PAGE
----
Bullet point essay example

And now please welcome President Abraham Lincoln. Just a bullet point essay example while I get this connection to work.

Maybe I’ll have to reboot. Um, my name is Abe Lincoln and I’m your president. Oh – is it ready? Where could we go without it? I was struck again and again with how common huge disparities in income and wealth have been for centuries, in countries around the world– and yet how each country regards its own particular disparities as unusual, if not unique. Some of these disparities have been among racial or ethnic groups, some among nations, and some among regions, continents, or whole civilizations.

In the nineteenth century, real per capita income in the Balkans was about one-third that in Britain. That dwarfs intergroup disparities that many in the United States today regard as not merely strange but sinister. Singapore has a median per capita income that is literally hundreds of times greater than that in Burma. During the rioting in Indonesia last year, much of it directed against the ethnic Chinese in that country, some commentators found it strange that the Chinese minority, which is just 5 percent of the Indonesian population, owned an estimated four-fifths of the capital in the country. But it is not strange.

Such disparities have long been common in other countries in Southeast Asia, where Chinese immigrants typically entered poor and then prospered, creating whole industries in the process. People from India did the same in much of East Africa and in Fiji. Occupations have been similarly unequal. In the early 1920s, Jews were just 6 percent of the population of Hungary and 11 percent of the population of Poland, but they were more than half of all the physicians in both countries, as well as being vastly over-represented in commerce and other fields. In the early twentieth century, all of the firms in all of the industries producing the following products in Brazil’s state of Rio Grande do Sul were owned by people of German ancestry: trunks, stoves, paper, hats, neckties, leather, soap, glass, watches, beer, confections and carriages. In the middle of the nineteenth century, just three countries produced most of the manufactured goods in the world– Britain, Germany, and the United States. By the late twentieth century, it was estimated that 17 percent of the people in the world produce four-fifths of the total output on the planet.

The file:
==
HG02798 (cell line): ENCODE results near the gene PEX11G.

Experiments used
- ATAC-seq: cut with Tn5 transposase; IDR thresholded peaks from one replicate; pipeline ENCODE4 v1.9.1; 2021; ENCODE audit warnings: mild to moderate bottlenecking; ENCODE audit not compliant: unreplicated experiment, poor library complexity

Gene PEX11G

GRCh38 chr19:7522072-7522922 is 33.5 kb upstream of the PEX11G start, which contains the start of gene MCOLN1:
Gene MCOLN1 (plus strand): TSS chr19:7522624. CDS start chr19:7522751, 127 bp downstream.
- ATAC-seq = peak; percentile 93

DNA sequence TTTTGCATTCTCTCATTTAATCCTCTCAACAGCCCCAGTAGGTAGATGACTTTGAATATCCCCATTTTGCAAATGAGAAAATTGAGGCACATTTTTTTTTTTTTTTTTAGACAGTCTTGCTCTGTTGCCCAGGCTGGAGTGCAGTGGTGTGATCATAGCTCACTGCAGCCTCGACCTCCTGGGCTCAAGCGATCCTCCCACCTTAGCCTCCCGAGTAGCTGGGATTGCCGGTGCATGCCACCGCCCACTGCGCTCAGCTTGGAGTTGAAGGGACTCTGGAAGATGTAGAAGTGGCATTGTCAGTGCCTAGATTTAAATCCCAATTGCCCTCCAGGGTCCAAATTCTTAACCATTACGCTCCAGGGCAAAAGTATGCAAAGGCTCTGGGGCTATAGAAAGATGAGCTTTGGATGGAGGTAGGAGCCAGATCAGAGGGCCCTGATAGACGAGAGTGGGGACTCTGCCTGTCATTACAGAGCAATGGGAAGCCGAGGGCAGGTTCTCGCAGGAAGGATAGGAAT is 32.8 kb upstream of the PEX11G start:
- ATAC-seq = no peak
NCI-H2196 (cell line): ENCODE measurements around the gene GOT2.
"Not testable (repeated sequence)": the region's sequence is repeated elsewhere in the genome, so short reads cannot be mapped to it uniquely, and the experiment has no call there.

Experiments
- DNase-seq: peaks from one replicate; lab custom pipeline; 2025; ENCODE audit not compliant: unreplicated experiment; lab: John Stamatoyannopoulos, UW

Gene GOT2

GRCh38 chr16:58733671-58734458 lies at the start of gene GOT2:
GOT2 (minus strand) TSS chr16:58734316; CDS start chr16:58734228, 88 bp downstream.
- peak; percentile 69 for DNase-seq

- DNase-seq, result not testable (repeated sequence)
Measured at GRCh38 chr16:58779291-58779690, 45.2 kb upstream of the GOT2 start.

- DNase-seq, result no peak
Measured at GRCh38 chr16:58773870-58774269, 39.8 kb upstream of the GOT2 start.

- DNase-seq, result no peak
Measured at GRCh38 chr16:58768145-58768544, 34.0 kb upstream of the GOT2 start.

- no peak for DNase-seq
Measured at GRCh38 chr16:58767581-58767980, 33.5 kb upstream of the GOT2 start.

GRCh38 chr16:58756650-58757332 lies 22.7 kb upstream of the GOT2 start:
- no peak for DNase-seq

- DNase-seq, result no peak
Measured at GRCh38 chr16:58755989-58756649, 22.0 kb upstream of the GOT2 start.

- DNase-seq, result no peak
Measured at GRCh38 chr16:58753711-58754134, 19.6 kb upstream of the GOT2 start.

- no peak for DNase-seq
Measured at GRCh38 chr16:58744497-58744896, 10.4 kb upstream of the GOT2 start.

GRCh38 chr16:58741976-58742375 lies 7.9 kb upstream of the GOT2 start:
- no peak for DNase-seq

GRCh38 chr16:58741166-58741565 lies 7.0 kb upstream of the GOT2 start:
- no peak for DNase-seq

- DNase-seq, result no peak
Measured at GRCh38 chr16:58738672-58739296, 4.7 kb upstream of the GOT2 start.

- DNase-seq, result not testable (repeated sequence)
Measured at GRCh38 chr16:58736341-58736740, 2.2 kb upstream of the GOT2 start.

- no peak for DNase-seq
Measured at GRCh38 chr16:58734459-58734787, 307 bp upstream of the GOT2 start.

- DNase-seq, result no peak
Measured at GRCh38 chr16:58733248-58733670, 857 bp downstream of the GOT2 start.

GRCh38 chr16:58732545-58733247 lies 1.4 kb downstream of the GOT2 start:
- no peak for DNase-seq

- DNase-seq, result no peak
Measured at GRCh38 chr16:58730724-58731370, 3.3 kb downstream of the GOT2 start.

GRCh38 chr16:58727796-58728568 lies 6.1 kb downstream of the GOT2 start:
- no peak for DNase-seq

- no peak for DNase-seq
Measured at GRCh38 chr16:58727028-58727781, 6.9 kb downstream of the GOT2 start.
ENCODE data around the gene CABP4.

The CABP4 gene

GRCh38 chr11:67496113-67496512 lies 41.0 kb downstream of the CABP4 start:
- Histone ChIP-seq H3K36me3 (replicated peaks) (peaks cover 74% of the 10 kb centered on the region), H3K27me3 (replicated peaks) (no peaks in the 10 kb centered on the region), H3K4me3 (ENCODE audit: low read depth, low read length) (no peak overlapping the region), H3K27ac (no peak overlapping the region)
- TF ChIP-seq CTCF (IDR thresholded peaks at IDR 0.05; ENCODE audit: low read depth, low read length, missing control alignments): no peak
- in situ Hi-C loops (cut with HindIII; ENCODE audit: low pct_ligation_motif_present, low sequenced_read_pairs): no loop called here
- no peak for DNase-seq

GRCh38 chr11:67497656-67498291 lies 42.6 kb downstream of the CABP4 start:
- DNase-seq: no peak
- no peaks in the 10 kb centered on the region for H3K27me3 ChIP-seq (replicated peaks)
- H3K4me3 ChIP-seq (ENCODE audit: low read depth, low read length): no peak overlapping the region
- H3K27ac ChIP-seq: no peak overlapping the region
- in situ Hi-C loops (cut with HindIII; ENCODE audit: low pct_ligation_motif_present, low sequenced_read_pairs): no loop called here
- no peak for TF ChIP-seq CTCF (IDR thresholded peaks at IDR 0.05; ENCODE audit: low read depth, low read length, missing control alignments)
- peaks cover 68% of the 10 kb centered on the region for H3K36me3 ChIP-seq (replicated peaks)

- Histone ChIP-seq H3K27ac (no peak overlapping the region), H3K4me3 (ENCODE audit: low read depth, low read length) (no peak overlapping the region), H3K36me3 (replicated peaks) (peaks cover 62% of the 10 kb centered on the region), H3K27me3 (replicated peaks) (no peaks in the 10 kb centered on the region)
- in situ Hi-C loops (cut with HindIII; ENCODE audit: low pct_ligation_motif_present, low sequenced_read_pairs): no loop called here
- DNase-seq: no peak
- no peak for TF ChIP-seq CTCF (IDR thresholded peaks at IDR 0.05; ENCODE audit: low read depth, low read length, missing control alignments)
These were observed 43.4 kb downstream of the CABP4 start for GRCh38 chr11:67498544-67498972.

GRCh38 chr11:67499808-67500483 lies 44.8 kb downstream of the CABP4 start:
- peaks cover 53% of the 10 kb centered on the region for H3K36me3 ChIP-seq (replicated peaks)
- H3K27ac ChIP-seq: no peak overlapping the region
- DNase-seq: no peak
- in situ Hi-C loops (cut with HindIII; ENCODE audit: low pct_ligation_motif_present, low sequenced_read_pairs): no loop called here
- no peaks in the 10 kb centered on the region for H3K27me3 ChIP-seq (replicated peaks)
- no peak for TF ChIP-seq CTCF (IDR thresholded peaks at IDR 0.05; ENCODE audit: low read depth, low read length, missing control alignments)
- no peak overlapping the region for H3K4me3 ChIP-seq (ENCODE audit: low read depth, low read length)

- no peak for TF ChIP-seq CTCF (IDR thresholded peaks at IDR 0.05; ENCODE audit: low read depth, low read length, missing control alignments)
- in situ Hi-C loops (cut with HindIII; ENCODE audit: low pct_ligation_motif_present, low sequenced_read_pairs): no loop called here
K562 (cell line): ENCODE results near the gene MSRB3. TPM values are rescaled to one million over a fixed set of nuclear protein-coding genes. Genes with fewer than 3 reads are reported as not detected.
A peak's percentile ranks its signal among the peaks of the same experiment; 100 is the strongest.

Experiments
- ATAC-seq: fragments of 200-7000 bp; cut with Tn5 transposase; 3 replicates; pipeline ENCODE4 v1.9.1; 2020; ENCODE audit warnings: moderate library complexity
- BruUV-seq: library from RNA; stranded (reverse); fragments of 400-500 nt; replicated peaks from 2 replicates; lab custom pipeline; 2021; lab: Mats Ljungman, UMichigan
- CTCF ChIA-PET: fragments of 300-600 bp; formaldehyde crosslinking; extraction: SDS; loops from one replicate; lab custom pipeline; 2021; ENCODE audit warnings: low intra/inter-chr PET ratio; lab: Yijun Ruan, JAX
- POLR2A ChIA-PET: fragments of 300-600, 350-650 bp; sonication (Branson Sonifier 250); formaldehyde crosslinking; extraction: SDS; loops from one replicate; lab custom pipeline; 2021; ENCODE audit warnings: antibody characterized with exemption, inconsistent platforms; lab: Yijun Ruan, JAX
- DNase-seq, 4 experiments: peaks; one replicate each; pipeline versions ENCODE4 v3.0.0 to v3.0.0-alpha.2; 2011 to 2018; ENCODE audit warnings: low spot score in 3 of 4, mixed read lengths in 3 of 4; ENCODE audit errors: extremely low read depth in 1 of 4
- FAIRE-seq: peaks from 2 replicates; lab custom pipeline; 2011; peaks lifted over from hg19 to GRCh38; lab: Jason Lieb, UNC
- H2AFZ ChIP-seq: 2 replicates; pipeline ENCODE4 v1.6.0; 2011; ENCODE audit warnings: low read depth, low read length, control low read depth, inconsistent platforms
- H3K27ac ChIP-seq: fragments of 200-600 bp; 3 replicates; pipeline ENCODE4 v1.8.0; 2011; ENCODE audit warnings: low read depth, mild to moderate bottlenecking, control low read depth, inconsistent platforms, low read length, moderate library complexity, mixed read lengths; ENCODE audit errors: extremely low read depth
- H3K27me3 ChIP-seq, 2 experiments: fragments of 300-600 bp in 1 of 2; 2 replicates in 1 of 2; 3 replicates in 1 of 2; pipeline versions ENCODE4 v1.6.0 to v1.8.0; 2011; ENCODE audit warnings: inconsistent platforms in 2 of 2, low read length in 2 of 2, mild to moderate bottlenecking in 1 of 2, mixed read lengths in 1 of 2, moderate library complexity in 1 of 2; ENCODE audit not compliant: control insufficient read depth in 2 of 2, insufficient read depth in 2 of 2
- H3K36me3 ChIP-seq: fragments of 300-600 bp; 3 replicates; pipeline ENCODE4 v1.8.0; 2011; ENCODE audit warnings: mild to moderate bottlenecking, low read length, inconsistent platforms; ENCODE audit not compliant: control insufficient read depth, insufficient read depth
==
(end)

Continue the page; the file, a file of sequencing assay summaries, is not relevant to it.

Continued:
Such examples could be multiplied longer than you would have the patience to listen. Why are there such disparities? In some cases, we can trace the reasons, but in other cases we cannot. A more fundamental question, however, is: Why should anyone have ever expected equality in the first place?

Let us assume, for the sake of argument, that not only every racial or ethnic group, but even every single individual in the entire world, has identical genetic potential. If it is possible to be even more extreme, let us assume that we all behave like saints toward one another. Would that produce equality of results? Real income consists of output and output depends on inputs. These inputs are almost never equal– or even close to being equal. During the decade of the 1960s, for example, the Chinese minority in Malaysia earned more than a hundred times as many engineering degrees as the Malay majority.

Halfway around the world at the same time, the majority of the population of Nigeria, living in its northern provinces, were just 9 percent of the students attending that country’s University of Ibadan and just 2 percent of the much larger number of Nigerian students studying abroad in foreign institutions of higher learning. In the Austrian Empire in 1900, the illiteracy rate among Polish adults was 40 percent and among Serbo-Croatians 75 percent– but only 6 percent among the Germans. Given similar educational disparities among other groups in other countries– disparities in both the quantity and quality of education, as well as in fields of specialization– why should anyone expect equal outcomes in incomes or occupations? Educational differences are just one source of economic disparities. Even at the level of craft skills, groups have differed enormously, as they have in urbanization.